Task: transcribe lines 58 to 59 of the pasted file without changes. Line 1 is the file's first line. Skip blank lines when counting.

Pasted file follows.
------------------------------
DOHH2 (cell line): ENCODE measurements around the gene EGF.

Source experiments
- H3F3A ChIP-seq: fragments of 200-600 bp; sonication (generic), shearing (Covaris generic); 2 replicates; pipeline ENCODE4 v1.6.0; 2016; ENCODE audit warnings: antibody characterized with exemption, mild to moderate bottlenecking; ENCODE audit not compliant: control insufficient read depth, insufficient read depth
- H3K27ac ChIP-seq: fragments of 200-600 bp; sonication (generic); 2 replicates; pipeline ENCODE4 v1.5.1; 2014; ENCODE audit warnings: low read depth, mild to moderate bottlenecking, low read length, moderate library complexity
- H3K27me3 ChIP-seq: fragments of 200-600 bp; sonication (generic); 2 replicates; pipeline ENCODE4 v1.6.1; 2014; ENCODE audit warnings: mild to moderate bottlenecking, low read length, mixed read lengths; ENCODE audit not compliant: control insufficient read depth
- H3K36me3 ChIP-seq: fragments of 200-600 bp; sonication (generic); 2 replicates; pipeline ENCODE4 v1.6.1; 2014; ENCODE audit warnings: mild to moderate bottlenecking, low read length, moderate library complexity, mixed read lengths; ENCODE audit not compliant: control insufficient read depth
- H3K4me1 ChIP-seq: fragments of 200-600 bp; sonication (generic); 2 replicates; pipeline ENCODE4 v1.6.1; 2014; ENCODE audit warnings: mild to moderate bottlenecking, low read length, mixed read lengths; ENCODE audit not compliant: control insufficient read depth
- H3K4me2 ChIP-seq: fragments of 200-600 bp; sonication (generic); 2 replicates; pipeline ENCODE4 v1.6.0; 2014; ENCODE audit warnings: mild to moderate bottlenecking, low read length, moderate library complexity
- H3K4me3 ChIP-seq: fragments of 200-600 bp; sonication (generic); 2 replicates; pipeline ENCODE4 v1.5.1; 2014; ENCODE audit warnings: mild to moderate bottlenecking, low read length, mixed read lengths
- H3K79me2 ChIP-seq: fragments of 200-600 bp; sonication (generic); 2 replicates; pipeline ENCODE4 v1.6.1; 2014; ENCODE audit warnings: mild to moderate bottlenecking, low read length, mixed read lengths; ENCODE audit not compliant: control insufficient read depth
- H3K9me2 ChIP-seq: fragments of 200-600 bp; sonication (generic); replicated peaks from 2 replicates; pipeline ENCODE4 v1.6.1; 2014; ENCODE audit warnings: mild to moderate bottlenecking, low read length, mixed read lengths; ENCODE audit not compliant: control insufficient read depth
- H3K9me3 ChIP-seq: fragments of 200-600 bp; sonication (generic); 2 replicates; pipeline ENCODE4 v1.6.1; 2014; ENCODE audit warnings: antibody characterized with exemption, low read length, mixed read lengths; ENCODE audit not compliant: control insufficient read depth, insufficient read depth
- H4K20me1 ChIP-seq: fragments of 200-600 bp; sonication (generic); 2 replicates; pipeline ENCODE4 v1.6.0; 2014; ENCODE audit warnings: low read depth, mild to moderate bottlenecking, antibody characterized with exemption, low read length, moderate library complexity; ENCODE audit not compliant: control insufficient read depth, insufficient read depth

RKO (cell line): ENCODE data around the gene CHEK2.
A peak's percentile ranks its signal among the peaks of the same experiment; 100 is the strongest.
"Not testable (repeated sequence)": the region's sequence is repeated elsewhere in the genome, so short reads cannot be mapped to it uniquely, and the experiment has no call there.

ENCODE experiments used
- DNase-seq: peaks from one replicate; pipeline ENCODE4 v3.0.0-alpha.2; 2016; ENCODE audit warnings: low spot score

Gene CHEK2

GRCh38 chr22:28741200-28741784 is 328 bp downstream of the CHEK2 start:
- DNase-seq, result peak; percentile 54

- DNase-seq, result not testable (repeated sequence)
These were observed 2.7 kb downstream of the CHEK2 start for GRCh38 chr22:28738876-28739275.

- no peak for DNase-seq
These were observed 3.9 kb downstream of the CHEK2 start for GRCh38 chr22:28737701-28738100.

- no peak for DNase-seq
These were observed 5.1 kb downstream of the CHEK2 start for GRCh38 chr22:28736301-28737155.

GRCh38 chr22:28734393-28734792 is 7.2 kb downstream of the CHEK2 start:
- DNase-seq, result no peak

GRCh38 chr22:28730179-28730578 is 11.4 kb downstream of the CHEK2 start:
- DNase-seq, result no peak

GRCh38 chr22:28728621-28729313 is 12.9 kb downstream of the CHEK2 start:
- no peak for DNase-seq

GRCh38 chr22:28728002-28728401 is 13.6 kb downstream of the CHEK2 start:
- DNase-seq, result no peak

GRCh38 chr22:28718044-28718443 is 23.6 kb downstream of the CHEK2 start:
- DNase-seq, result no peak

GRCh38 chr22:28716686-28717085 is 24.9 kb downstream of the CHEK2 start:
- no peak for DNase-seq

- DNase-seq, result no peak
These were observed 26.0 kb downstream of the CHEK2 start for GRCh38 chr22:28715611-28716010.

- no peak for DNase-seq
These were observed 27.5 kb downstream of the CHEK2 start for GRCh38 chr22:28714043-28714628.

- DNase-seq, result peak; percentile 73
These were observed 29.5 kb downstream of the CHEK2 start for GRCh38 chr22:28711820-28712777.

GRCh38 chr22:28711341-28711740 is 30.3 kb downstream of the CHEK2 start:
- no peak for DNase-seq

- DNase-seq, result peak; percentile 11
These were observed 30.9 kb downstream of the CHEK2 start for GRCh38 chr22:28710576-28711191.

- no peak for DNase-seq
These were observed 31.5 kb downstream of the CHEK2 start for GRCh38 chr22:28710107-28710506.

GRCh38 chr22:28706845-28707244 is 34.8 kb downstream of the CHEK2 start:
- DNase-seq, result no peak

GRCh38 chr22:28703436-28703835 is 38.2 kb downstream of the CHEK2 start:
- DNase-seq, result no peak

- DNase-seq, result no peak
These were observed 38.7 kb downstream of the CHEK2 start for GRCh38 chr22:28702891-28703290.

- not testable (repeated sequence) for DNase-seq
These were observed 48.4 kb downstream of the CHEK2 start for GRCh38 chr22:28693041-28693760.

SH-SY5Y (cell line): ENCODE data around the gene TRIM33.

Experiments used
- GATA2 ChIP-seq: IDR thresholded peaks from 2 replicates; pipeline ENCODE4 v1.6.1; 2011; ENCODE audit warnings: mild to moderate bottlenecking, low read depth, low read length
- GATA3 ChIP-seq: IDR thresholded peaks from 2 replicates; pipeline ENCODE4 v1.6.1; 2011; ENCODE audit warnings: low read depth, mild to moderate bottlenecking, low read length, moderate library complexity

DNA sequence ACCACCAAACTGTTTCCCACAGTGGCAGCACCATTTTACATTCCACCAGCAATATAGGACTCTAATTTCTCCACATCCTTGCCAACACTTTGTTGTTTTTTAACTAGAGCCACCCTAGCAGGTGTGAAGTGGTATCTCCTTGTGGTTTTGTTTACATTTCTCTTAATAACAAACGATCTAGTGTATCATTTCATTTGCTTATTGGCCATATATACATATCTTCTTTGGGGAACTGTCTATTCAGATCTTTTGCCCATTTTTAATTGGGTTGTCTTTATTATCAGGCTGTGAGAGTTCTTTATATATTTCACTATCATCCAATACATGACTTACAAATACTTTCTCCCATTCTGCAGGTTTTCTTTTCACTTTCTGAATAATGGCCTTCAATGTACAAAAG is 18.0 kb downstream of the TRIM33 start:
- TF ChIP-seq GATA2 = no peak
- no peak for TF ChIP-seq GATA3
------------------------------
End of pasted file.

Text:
- not testable (repeated sequence) for DNase-seq
These were observed 48.4 kb downstream of the CHEK2 start for GRCh38 chr22:28693041-28693760.